BLM Fracking Rule
The Bureau of Land Management (BLM) finalized its rule on hydraulic fracturing (fracking) on March 20, 2015. The rule adds redundant regulations for oil and natural gas development on federal and Indian lands throughout the nation, and will particularly discourage investment and job creation in the West.
IPAA and Western Energy Alliance immediately filed suit. Our lawsuit argues the rule is not properly justified and duplicates state regulation. States have been regulating fracking for many years and have strengthened their regulations recently as activity has increased and technology has improved. In fact, 100% of the permits to drill approved in 2014 by the Interior Department are in states with recently updated fracking regulations. Wyoming, Colorado, North Dakota, Utah, the Ute Tribe and the Southern Ute Tribe are also suing BLM over the rule. Industry stands with the states and tribes and their proven record of success.
On September 30th, 2015, U.S. District Court of Wyoming Judge Scott W. Skavdahl granted a preliminary injunction of the Bureau of Land Management’s (BLM) hydraulic fracturing rule, finding that, “Congress has not authorized or delegated to the BLM authority to regulate hydraulic fracturing…” Judge Skavdahl found not only that the Independent Petroleum Association of America (IPAA) and Western Energy Alliance are likely to prevail in their challenge to the rule as arbitrary and capricious, but also that the states of Colorado, North Dakota, Utah and Wyoming and the Ute Tribe showed that BLM had exceeded its authority.
The judge found the state petitioners’ arguments compelling, that Congress has indeed not given BLM the authority to regulate hydraulic fracturing. He also agreed with IPAA and Western Energy Alliance that BLM has failed to justify the rule; BLM could point to no risk from fracking that is not already being managed successfully by the states, or demonstrate that its rule will deliver any environmental benefit not already provided by the states.
We are finally getting relief from the courts regarding the regulatory overreach of the Obama Administration. Following on the heels of the U.S. District Court of North Dakota’s rebuke of the Waters of the U.S. rule, we hope BLM, EPA and other agencies that are rushing to implement even more regulation on the very businesses that create jobs will pause and actually follow the law and regulatory procedure. The law and separation of powers aren’t a relic of the Constitution that can simply be circumvented by federal agencies; they are there to ensure the government acts in a way that benefits the American people.
Disadvantage Western Public Lands States
- States and tribes have reacted strongly to the rule because it infringes upon their regulatory primacy, and the large economic impact will further disadvantage Western states compared to other production areas of the country without public lands.
- The rule will divert investment away from energy development, job creation and economic growth into federal compliance redundant with state regulation, further disadvantaging Western public lands states.
- The increase in the cost of development will reduce royalty and tax revenue to the American taxpayers, tribes, Western states and local governments as development moves to other areas without federal lands.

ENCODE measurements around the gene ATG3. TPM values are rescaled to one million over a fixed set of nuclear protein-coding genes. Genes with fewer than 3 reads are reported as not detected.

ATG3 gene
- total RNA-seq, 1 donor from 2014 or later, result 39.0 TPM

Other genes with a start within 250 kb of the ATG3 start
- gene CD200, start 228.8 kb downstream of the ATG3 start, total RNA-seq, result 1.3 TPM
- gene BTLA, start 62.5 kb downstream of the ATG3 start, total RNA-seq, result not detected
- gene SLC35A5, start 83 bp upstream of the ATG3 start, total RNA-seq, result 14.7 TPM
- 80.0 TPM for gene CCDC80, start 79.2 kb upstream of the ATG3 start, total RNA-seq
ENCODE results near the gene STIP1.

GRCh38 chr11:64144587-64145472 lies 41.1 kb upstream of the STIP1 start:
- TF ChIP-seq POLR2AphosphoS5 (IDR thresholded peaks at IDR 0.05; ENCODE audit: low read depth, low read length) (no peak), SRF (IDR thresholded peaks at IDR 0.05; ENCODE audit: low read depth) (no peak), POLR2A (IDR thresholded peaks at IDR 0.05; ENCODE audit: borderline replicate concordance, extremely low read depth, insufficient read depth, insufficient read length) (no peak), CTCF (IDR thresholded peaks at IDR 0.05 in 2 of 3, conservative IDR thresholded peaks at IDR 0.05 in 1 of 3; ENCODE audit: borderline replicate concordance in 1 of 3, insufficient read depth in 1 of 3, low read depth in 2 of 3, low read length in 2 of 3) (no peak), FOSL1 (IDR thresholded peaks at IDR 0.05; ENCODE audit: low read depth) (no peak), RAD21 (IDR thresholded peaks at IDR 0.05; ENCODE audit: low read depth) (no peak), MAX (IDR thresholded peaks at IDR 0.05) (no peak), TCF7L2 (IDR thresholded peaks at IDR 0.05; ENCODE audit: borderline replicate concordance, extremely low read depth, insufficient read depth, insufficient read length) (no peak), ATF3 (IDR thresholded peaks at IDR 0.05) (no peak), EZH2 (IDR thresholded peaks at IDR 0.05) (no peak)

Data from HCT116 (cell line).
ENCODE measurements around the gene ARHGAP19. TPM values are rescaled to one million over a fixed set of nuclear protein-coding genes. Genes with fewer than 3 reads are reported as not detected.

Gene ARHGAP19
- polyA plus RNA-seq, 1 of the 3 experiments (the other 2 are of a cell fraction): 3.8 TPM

- States have successfully regulated more than 1.2 million fracking operations spanning 60 years; new federal mandates are not necessary given their exemplary safety record. State rules specifically tailored to each state’s unique geologic and hydrologic conditions better protect the environment and groundwater than a one-size-fits-all federal rule.
- 98% of all federal wells are in just seven states: California, Colorado, Montana, North Dakota, New Mexico, Utah, and Wyoming. Since 2010, these states have all strengthened their fracking and well construction regulations. Of the ten states accounting for the remaining 2%, all have strengthened their regulations as well.
- The variance language in the proposed rule actually does not provide a mechanism for crediting state rules, despite public messaging from the Department of the Interior.
- Companies must obtain a state permit and comply with all state regulations when operating on federal lands. State regulators continue to develop new regulations collaboratively with the public. Industry and states have collaboratively responded to public concerns about the safety of fracing, and companies voluntarily disclose chemicals via FracFocus.org or in compliance with state regulations.
- The rule imposes an entire redundant regulatory process that will exacerbate existing delays. While states efficiently process permits in an average of 30 days, the federal government takes 228 days. The rule would likely add another 100 days to permitting times.
- BLM seems to be moving aggressively forward with regulations and permit terms that will allow it to take over control of state water rights. EPA and the states have jurisdiction over water quality and usage rights, not BLM, and this is an unacceptable usurpation of state’s rights guaranteed by the 10th Amendment.
Lack of Justification
- There are no incidents of contamination from fracking on public or other lands that necessitate federal regulation, and BLM has offered no justification for proceeding with the development of these rules.
- The Environmental Protection Agency (EPA) has studied the impacts of fracking, finding no “widespread, systemic” risks, yet BLM is moving forward without being informed by the scientific conclusions and recommendations of the study.
- At a time of decreasing federal budgets and staff, BLM does not have the expertise and resources to implement a full new regulatory regime redundant with state efforts.